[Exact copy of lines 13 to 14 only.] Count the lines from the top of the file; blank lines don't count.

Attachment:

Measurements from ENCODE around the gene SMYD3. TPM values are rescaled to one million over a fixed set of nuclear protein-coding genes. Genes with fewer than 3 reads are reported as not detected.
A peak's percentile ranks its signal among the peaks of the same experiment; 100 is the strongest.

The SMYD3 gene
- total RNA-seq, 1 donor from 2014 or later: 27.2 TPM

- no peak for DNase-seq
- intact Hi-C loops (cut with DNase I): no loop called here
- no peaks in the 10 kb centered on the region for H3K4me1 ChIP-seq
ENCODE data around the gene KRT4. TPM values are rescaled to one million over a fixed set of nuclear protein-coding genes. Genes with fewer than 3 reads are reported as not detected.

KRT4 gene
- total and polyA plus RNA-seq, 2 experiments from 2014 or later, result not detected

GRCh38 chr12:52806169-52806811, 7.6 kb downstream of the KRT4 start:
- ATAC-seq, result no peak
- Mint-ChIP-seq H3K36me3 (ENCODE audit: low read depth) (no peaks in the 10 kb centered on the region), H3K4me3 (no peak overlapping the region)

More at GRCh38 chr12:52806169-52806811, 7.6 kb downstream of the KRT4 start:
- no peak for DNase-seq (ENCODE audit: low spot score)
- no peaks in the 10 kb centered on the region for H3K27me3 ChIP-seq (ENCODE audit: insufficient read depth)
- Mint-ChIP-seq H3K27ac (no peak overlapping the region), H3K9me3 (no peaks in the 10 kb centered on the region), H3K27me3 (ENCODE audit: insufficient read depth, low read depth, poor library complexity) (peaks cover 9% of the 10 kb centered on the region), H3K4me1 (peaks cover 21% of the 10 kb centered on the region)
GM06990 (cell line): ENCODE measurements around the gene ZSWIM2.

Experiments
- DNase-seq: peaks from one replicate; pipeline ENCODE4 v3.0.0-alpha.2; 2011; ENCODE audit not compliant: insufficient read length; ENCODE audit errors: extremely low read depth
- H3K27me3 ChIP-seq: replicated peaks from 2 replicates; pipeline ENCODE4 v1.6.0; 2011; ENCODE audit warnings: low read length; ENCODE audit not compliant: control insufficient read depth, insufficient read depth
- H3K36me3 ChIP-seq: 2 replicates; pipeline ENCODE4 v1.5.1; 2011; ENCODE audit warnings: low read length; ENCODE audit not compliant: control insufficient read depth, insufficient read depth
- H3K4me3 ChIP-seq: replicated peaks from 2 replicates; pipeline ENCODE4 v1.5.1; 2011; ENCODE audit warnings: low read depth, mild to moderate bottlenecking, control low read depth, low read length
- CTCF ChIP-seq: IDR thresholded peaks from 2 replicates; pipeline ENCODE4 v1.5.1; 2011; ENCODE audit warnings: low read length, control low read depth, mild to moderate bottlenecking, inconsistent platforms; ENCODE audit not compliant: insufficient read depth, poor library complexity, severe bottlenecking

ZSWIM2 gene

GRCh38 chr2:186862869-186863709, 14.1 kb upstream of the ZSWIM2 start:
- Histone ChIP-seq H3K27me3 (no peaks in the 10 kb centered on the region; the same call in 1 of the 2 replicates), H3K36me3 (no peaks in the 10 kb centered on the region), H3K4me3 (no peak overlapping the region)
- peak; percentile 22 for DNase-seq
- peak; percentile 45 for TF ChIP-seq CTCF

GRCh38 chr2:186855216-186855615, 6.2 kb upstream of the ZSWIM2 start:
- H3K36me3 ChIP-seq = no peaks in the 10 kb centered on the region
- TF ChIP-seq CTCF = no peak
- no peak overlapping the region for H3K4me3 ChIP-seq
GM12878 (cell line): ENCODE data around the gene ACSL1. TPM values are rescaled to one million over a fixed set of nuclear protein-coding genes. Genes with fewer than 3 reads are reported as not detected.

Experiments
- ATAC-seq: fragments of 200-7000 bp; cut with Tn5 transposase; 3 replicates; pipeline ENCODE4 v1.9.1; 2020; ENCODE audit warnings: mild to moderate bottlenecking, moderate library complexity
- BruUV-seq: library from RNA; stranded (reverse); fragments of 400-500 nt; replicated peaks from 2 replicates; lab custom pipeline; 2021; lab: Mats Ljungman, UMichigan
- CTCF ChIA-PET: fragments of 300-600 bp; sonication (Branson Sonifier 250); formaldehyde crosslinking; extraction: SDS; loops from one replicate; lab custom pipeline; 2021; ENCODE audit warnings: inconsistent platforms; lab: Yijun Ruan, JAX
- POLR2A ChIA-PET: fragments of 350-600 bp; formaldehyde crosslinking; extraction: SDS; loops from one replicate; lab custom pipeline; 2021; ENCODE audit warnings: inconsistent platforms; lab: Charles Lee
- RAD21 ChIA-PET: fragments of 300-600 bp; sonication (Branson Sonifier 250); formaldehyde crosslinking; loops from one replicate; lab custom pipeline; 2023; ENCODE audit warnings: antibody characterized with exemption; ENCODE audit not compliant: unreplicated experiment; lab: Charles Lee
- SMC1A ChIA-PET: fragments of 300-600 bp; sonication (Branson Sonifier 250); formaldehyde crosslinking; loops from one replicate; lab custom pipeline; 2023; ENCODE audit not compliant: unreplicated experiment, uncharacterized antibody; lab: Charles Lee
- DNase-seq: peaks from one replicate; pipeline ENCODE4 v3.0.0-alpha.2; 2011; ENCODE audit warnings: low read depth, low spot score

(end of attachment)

- Mint-ChIP-seq H3K36me3 (ENCODE audit: low read depth) (no peaks in the 10 kb centered on the region), H3K4me3 (no peak overlapping the region)

More at GRCh38 chr12:52806169-52806811, 7.6 kb downstream of the KRT4 start: